A 3,700-year-old mathematical puzzle has now been unraveled

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The whole analysis of a trigonometric table of about 3,700 years led one to believe that the mathematicians of Babylon had already studied trigonometry long before the Greeks.

This analysis led to the belief that the mathematicians of Babylon were already studying trigonometry long before the Greeks, the research, published this Thursday, further revealed that this is the oldest and most accurate table ever known, possibly used to calculate construction techniques.

The table was found in Iraq at the beginning of the last century by Edgar Banks, an antique dealer who served as inspiration for the Indiana Jones character. The Plimpton 322 table, as it is officially called, consists of four columns and 15 rows of numbers that were surrounded by mystery so far.

“Plimpton 322 confused mathematicians for over 70 years, since it has a special pattern of numbers called triple Pythagorean”, said Daniel Mansfield, a mathematician at the Faculty of Science at the University of New South Wales in Australia.

According to the researchers, there is evidence that the people of Babylon knew the famous equation of Pythagoras (which says that in any right triangle, the square of the length of the hypotenuse is equal to the sum of the squares of the lengths of the legs), long before the Greek Name.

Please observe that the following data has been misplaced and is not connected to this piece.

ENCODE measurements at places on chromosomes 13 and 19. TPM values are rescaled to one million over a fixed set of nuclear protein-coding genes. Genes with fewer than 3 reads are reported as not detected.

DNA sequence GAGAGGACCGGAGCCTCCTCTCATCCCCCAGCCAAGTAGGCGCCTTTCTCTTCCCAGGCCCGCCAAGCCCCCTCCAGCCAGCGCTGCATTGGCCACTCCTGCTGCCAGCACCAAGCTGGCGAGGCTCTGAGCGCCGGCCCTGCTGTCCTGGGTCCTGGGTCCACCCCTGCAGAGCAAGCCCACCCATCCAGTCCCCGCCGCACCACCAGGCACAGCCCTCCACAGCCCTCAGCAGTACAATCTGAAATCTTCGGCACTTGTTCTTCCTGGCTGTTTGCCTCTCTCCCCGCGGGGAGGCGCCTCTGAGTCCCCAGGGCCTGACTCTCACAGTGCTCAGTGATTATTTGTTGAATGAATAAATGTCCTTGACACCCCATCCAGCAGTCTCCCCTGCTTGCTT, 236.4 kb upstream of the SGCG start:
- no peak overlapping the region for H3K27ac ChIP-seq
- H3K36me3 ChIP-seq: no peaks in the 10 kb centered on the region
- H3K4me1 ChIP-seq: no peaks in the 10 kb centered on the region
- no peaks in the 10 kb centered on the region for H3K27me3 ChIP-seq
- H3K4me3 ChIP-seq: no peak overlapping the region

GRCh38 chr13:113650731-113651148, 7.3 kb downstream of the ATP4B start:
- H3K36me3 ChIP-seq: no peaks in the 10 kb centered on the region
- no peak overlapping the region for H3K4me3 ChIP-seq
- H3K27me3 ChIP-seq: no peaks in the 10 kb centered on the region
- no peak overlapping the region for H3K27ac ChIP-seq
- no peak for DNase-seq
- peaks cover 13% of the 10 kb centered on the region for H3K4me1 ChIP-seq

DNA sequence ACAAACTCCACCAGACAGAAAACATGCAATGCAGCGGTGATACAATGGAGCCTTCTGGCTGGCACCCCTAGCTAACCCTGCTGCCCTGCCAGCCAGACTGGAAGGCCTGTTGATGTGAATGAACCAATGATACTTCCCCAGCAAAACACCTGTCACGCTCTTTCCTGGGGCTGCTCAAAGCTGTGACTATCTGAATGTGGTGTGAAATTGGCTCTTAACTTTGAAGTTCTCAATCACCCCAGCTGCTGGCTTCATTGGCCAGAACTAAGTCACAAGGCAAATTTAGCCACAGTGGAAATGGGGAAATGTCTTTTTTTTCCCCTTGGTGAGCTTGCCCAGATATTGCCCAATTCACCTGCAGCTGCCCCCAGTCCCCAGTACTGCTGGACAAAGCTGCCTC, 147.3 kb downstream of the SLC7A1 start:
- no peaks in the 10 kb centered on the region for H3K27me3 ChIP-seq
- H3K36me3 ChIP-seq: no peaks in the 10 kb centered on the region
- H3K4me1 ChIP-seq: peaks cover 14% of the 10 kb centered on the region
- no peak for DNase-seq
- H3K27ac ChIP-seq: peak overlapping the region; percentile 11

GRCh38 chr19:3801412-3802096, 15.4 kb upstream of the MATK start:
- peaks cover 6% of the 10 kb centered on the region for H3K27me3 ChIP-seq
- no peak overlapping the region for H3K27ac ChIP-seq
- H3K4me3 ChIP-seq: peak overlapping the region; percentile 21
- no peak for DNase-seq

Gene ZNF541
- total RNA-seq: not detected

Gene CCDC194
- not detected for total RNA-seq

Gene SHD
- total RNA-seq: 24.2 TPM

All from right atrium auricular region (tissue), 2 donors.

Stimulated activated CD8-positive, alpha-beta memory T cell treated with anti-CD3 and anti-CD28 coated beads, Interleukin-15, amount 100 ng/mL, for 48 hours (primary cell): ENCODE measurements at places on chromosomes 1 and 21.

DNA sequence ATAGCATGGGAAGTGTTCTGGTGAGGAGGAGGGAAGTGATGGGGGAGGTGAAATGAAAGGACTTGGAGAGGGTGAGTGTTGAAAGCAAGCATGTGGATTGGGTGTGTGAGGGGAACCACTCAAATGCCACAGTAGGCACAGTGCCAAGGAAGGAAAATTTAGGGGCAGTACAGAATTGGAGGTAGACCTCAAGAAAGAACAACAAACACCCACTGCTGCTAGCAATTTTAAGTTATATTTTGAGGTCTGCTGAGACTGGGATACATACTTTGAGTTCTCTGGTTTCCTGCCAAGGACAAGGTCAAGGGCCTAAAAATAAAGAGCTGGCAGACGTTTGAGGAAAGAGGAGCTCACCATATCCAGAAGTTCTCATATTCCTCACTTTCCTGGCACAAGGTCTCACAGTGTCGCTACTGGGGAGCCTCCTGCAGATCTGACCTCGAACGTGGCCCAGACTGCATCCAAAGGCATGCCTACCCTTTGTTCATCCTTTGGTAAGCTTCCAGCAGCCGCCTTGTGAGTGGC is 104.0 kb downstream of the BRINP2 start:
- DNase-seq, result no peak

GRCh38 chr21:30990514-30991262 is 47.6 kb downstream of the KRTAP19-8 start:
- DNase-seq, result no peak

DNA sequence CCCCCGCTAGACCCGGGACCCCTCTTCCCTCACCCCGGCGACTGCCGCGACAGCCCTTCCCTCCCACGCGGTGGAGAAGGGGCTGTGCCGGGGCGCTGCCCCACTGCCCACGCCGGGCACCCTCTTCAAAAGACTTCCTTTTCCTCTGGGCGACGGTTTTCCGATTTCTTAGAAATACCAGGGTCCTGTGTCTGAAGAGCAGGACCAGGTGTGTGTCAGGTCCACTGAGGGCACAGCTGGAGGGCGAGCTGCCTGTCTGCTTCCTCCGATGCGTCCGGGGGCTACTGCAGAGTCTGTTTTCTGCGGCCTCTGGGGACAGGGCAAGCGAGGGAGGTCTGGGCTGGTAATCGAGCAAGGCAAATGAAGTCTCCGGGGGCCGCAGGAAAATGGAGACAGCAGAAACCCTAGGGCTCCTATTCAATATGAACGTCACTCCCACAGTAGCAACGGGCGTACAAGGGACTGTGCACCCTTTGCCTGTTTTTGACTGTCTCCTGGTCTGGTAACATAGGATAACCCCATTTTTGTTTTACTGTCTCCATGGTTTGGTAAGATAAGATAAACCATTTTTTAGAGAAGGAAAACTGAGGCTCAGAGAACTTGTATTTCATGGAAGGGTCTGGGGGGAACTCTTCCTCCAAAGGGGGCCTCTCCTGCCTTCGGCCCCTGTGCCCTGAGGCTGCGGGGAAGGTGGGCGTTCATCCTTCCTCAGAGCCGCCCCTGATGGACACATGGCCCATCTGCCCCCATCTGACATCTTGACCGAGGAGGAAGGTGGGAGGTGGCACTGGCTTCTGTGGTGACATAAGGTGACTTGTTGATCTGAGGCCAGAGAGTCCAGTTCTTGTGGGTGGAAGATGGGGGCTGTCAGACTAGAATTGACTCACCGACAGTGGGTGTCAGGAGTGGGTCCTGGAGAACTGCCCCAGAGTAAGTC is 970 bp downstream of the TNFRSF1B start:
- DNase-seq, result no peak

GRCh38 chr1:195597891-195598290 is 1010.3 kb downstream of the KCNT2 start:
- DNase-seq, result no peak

This table is “so unknown and advanced that in some respects it is superior to modern trigonometry”, Mansfield said. “In Plimpton 322 we see a simpler and more precise trigonometry that has clear advantages over ours”, explained the mathematician. “There are treasures in these Babylonian tables, but only a fraction is studied,” he added.

It is thought that it may have come from the ancient city of Larsa, situated in present-day Iraq, and was dated between 1822 BC and 1762 BC It is now displayed in the Library of Rare Books and Manuscripts of Columbia University in New York.

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